Spent am I, splayed out on moist and rippled sand. And then my fingers feel . . . what? Something smooth and cool to touch. A nautilus. I stare at it in wonder. Then slowly, lowered to my lips, my mouth upon its curved edge I whisper hoarsely, I shall return tonight, my love. You are my destiny.
Written for dVerse, the virtual pub for poets, where it’s Tuesday poetics and we are asked to explore erotica in poetry. I like to think of this as romantic rather than erotic. Simply my choice of words. Photo taken last year in Provincetown during a full moon.
We’ve seen firsthand the many faces of Iceland. We’ve soaked in the Blue Lagoon and walked beside hot bubbling fumaroles in the Krysuvik geothermal field. We’ve hiked in her desolate volcanic terrain.
Wearing sturdy hiking boots, using walking sticks for leverage, we climbed to the top of Stora Eldborg, an extinct volcanic crater. At its peak, buffeted by winds, our travel van below was a mere dot. Craters in the distance looked like small molehills. On the descent, our sticks helped take the pressure off our knees.
An hour later, we donned hardhats with headlights; no sticks allowed. Our guide took us to explore a 2,000 year old lava tube. Once a conduit for flowing molten rock, the channel crusted over forming a tunnel which we gingerly entered. We inched over boulders, slid down slabs, and crawled our way through parts of this damp, dark hollowed out place. Our headlights revealed pockmarked, cracked, uneven walls and lavacicles that hung from the ceiling. We came upon misshapen lava pillars impeding forward progress, thus marking our turn-back point. By the time we clambered out of the tube, my body was chilled to the bone and I was exuberant to feel the sun.
earth weathers through all summer’s torrid heat burns land below ground, cold springs
Written for Haibun Monday at dVerse, the virtual pub for poets. Today Frank is our host and asks us to write about a hike, or somehow use the word hike in our post. Photos are from our 2017 visit to Iceland. HAIBUN: 2 or 3 paragraphs of prose, must be true; followed by a haiku.
I should have known. She silked the room, entered with swishing skirts. Eye-lashed me in that coquettish way. Wove words into delights. Spinning wheeled me, unlike any woman I’d ever known. I could not escape her wiles. I skeined under her spell. First hands, then arms, then eyes, then heart. My senses spooled as one, tautly captured in her clutches. She left me, forever specimened. Pushpinned my veins until I was but a dried shell. Once a vibrant man, now locked in despair. I shall never love again.
Written for Meet the Bar at dVerse, the virtual pub for poets from around the globe. Today, Bjorn asks us to “verbify” in our poem. That is, to use a noun, or several, as verbs in our poem. Photo taken a number of years ago at Ricoleta Cemetery in Buenos Aires.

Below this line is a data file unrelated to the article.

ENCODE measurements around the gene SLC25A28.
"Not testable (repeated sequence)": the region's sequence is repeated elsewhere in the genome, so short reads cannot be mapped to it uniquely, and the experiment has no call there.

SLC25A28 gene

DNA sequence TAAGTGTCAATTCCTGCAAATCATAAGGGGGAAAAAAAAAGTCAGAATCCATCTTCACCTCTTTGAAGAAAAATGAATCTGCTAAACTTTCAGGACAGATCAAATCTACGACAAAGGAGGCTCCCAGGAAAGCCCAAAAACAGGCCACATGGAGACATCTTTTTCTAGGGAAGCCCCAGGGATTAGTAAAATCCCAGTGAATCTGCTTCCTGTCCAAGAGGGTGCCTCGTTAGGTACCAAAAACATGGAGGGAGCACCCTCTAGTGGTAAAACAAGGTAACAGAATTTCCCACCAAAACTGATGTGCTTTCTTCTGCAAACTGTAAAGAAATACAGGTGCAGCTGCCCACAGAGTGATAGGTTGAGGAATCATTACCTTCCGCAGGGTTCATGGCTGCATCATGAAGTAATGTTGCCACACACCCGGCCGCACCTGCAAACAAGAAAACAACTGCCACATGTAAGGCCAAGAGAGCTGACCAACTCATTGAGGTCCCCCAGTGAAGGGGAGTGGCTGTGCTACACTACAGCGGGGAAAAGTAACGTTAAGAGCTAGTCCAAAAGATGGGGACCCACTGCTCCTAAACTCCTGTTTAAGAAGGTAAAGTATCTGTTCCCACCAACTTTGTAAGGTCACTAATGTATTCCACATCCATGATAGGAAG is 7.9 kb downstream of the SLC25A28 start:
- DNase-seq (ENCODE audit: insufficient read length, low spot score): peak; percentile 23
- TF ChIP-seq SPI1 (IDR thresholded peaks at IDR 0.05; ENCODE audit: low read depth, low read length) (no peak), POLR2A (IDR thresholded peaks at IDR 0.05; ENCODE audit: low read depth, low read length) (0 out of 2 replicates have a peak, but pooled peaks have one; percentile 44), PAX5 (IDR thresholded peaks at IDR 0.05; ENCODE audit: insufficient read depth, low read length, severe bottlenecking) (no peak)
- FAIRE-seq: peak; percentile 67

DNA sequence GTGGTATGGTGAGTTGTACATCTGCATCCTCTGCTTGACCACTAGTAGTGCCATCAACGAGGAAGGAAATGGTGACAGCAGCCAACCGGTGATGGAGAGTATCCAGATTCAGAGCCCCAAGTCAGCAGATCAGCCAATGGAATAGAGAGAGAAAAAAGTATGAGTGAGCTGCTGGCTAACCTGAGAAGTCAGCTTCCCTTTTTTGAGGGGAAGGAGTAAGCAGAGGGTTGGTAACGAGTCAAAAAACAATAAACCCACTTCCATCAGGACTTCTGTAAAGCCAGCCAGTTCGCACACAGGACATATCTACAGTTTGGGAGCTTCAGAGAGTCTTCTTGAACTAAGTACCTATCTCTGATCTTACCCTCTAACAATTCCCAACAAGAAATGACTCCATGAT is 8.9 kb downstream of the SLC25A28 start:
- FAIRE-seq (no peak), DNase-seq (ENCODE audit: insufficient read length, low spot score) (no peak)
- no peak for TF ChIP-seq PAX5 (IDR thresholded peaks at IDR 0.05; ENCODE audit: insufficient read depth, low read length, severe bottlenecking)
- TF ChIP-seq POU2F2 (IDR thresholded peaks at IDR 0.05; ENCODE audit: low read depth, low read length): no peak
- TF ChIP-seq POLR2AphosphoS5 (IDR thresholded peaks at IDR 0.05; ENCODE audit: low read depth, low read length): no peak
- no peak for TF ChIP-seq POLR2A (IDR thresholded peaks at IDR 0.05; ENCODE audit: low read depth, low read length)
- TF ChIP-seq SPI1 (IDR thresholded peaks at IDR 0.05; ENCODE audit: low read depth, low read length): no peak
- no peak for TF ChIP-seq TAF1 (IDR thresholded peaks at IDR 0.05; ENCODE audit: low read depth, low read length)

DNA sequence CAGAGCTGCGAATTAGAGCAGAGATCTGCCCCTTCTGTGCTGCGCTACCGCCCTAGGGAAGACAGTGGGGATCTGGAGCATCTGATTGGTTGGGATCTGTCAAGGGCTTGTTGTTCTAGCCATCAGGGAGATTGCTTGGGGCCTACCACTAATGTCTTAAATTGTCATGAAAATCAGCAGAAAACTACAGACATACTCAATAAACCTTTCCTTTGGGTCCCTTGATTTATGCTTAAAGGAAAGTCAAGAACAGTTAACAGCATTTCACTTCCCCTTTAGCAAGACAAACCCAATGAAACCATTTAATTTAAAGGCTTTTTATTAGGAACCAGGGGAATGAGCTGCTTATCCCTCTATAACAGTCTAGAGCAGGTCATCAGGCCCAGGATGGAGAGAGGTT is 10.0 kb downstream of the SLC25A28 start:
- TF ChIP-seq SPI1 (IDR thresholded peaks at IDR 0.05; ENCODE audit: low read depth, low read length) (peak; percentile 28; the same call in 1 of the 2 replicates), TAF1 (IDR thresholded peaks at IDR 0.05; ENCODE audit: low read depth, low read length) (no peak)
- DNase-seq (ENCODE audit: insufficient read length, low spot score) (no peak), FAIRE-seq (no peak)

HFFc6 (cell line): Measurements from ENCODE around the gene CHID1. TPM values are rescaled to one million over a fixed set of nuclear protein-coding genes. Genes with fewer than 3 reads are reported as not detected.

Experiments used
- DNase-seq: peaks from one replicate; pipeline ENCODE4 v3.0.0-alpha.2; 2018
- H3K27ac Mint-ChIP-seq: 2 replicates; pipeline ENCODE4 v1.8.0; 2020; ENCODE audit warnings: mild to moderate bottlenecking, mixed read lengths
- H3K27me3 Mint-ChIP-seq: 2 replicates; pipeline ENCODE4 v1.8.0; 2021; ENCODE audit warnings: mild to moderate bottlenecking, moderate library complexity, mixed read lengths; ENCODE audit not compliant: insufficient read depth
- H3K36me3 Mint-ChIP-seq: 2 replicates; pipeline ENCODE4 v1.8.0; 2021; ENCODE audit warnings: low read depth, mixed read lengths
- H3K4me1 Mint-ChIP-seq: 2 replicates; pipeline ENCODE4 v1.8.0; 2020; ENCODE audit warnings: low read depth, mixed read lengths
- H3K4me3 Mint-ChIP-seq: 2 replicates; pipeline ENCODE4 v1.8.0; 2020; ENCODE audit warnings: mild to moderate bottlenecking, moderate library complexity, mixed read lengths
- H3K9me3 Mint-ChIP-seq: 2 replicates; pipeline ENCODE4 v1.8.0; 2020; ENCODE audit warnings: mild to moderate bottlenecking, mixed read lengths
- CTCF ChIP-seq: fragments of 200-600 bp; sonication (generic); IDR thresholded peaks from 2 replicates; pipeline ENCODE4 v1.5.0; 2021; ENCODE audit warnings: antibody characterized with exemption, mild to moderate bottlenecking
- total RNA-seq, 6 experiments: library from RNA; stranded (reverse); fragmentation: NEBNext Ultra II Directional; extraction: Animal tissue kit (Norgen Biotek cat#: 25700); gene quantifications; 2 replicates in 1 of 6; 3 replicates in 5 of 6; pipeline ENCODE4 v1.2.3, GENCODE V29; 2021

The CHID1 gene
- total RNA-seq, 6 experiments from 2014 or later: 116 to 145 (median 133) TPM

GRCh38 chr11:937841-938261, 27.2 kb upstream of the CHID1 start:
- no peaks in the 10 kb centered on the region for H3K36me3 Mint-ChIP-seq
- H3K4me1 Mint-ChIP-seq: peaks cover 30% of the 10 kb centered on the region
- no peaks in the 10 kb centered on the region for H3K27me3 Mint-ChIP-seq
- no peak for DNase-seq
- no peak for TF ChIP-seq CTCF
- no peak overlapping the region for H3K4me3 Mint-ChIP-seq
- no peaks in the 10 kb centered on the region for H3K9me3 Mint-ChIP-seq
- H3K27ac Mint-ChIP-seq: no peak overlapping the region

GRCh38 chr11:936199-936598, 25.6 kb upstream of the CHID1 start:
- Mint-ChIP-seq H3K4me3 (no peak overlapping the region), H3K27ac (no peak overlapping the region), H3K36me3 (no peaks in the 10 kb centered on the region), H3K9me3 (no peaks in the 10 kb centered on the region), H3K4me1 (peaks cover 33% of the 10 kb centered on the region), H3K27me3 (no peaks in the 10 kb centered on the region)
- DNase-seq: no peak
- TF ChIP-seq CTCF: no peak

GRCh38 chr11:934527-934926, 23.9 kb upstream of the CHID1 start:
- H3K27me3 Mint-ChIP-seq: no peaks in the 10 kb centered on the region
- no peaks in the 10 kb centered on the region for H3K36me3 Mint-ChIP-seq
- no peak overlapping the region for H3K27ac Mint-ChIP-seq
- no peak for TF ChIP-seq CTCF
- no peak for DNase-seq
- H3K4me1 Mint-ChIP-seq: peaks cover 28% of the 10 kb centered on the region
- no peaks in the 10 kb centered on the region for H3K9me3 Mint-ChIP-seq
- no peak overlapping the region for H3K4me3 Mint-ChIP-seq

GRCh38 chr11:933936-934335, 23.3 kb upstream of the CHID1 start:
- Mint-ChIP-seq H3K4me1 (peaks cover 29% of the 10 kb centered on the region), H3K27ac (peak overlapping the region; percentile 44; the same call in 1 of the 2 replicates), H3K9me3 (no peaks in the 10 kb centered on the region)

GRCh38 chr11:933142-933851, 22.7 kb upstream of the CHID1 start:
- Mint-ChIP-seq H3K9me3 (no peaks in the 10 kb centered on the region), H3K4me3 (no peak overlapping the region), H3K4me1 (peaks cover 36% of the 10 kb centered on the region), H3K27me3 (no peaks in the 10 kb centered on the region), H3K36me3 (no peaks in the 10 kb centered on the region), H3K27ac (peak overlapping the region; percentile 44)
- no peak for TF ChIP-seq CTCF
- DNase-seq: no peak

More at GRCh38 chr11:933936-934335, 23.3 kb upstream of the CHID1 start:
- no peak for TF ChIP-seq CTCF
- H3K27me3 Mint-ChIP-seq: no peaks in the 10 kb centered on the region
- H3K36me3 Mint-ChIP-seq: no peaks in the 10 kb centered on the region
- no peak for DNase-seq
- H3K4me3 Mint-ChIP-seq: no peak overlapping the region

City folk turned country dwellers we weathered through the seasons. First-time home-owners on thirty acres, we rented out our fields. Watched corn and wheat planted, then flourish in hot Iowa sun.
Harvest seasons came and went. Like shapeshifters, acres changed their landscaped views. Plant, tend, reap, rest. We marked off years waiting, hoping for a blooming of our own.
And then, pregnant with expectation we watched my belly grow, just as the wheat and corn grew tall. Similar to mother earth that year, we gave birth, finding sustenance in the fruits of our labor.
And then one bright September day we brought our daughter home. Stood blinking from the sun’s glare holding her up amidst the fields, thankful for new life in this, our season of joy.
Written for Tuesday Poetics at dVerse, the virtual pub for poets across the globe. Today, Rose is guest hosting and titles her prompt “Waiting on Wheat” – asking us to somehow write about wheat within our poem. Photos are from our homestead in Iowa, in 1974. Yep – that’s me with our daughter on the day I came home from the hospital. In those days, it was common to stay in the hospital for 5 days! Even after a normal birth. My how times have changed!The title for the poem comes from Ecclesiastes in the Bible and was also turned into a wonderful song written by Pete Seeger, first recorded in 1959.
Clown me, please. Paint a smile on my face and give me huge clodhoppers. Stomp with me through muck and lies. This bulbous red nose? Not from weeping. It toots raucously – my exclamation point to your inane arguments. Living in this three-ring circus it’s the only way to survive. Clown me, please.